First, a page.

“We’ve got loss of production for the future that will take not my lifetime, not my kids’ lifetime, but my kids’ kids’ lifetime to recover from,” Randy Dowdy
Daniel DeMersseman, Valdosta Daily Times, 5 May 2017, Farmer: Sabal Trail devastated farm,
QUITMAN — A Brooks County farmer said Wednesday the controversial Sabal Trail natural gas pipeline has ruined his farmland.
“We’ve got loss of production for the future that will take not my lifetime, not my kids’ lifetime, but my kids’ kids’ lifetime to recover from,” Randy Dowdy, interviewed by Daniel DeMersseman, Valdosta Daily Times.
Randy Dowdy is a major corn and soybean producer. In fact, he holds a world’s record for soybean production and a U.S. record for corn production but now he says his award-winning farm is in jeopardy.
Environmentalists held a press conference this week alongside Dowdy to say their worst fears about the pipeline have been realized.
“Sabal Trail gouged its pipeline through his terraces on the land he used for those soybeans in Brooks County. Despite his warnings, they left that damage unfixed until rains in January caused massive erosion, washing his topsoil into a nearby creek. Beyond immediate damage, this destruction affects Dowdy’s ability to grow such record yields, and the basic productivity of his fields,” the WWALS Watershed Coalition said in a prepared statement.
Andrea Grover, a Sabal Trail spokesperson, explained that storms in late January combined with unsettled earth from pipeline excavation, resulting in erosion. “A state of emergency was declared for numerous counties within which the project is located, including Dougherty, Mitchell, Brooks, Colquitt, Lowndes,” she said.
Dowdy’s terraces had weathered much bigger storms before Sabal Trail destroyed them, so as usual Ms. Grover’s response does not address the problem. She also told the VDT that Sabal Trail “worked to repair any damage”, which even if true would be far too late after they were warned before the storm. She also claimed “Sabal Trail continues to work with each landowner along the project to ensure the project right-of-way is restored to its previous condition and contours.” It’s not clear to me how referring the landowner to Sabal Trail’s attorneys fits that description.
None of what Ms. Grover told the VDT addresses this basic concern:
Dowdy said the Sabal Trail recovery efforts further damaged his property by mixing topsoil and subsoil.
WWALS has a much longer video which we expect to post soon, of U.S. corn production record holder and world soybean record holder Randy Dowdy, whose record-producing fields were severely eroded in rains after Sabal Trail’s pipeline construction destroyed his terraces. See press release for more background.
The pipeline sponsors seldom show up at these Coordinated Response Exercise meetings such as the one at Rainwater Confernce Center in Valdosta Wednesday, and there was never any expectation that Randy Dowdy would be speaking. They are routing meetings held twice a year, as required by Georgia state law, with a third-party contractor presenting information supplied by the pipeline companies. All long-haul pipeline companies are required by state law to supply that information and to sponsor these meetings, which are held in numerous places around the state, day after day. The specific sponsors for the Valdosta meeting were Southern Natural Gas (SONAT) and Sabal Trail. SONAT did have a representative there, who said a few words about pipelines and dirt roads, among other things. Sabal Trail did not send a representative.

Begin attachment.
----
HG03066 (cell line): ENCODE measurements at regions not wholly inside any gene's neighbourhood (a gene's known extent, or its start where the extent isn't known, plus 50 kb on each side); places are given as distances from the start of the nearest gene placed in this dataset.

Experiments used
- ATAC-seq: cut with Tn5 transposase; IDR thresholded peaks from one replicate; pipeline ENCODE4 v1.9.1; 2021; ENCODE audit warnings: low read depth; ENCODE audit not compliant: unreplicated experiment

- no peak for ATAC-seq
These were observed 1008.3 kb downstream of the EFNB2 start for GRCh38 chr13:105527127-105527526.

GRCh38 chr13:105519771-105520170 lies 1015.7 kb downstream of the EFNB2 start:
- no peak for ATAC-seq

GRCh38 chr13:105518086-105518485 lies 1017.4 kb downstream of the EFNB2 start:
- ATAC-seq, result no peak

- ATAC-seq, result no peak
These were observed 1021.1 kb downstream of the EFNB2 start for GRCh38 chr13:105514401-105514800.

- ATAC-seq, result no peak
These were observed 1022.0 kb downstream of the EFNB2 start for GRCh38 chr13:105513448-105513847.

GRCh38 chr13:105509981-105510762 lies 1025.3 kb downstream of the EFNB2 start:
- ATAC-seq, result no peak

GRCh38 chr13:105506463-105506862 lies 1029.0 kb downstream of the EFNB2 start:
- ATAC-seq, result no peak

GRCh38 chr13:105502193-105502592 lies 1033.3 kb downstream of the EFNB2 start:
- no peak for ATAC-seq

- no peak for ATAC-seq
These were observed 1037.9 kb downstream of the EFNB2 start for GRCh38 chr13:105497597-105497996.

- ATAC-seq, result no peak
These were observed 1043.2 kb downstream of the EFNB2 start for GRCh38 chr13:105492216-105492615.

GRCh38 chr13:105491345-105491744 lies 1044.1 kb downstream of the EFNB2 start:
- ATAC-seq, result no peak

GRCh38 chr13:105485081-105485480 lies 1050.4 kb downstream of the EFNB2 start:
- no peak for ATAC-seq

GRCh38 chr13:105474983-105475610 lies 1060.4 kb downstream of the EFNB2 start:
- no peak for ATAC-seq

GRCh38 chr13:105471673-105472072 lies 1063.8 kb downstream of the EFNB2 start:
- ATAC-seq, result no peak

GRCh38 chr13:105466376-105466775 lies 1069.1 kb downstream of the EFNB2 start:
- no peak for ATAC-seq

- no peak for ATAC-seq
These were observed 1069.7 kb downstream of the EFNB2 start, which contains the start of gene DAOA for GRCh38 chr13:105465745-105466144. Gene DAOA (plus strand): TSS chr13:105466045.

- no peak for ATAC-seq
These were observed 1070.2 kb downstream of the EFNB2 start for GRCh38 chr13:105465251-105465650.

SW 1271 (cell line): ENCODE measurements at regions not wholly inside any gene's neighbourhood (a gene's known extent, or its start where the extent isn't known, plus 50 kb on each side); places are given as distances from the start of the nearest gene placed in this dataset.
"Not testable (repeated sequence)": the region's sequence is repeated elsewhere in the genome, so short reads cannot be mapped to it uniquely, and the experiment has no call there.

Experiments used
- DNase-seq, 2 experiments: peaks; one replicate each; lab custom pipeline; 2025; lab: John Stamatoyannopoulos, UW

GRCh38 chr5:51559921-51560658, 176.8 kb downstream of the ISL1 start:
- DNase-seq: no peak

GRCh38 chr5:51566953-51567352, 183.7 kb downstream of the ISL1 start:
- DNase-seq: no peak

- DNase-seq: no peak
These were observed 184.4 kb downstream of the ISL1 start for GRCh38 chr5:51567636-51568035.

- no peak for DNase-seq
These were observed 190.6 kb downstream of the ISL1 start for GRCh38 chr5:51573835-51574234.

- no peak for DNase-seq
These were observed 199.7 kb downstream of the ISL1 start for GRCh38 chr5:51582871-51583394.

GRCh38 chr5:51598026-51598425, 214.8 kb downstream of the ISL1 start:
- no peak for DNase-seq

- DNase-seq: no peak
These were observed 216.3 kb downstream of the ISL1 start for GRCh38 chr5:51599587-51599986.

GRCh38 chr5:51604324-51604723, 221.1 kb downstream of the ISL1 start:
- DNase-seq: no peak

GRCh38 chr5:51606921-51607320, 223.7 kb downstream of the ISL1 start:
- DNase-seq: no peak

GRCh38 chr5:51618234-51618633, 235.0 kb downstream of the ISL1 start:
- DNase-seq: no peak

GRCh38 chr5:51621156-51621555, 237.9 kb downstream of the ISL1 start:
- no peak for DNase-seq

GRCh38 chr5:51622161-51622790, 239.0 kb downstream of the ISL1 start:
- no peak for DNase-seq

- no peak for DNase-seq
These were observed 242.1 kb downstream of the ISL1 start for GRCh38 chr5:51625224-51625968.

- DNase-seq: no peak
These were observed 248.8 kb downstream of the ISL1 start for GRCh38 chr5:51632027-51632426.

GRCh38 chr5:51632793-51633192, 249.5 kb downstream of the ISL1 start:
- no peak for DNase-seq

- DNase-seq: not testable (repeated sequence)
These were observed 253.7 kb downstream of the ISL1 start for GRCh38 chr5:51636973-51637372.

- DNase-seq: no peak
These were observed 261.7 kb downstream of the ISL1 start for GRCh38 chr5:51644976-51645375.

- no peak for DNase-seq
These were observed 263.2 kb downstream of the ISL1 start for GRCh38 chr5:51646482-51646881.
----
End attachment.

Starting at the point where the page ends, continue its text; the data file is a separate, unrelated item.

Many states have these meetings, including Florida.
Our thanks to the presenter company, Paradigm Liaison Services, for their hospitality. Randy Dowdy wanted to see if what was being presented was relevant to his situation, so he, VDT reporter Daniel DeMersseman, Sierra Club Campaign Organizer Merrillee Malwitz-Jipson, WWALS Science Committee Chair Tom Potter, and Suwannee Riverkeeper John S. Quarterman attended the meeting as part of the affected public. While the information presented was most interesting and important, and I thank all the first responders who were present, it was not directly relevant to the agricultural problem because the presentation was about what to do after pipelines are operational, not about damage caused by construction. See Daniel DeMersseman, VDT, 5 May 2017, First responders attend pipeline safety exercise.
Tom Potter (WWALS Science Committee Chair), Merrillee Malwitz-Jipson (Sierra Club Campaign Organizer), Daniel Demersseman (VDT), Randy Dowdy (farmer), photo by John S. Quarterman for WWALS Watershed Coalition
We will keep pursuing this case.
-jsq, John S. Quarterman, Suwannee RIVERKEEPER®
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